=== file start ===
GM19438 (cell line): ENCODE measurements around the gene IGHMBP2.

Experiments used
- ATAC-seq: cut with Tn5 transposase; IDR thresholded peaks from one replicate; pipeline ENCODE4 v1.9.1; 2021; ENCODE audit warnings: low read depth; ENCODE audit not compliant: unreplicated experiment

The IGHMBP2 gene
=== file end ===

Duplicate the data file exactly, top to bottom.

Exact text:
GM19438 (cell line): ENCODE measurements around the gene IGHMBP2.

Experiments used
- ATAC-seq: cut with Tn5 transposase; IDR thresholded peaks from one replicate; pipeline ENCODE4 v1.9.1; 2021; ENCODE audit warnings: low read depth; ENCODE audit not compliant: unreplicated experiment

The IGHMBP2 gene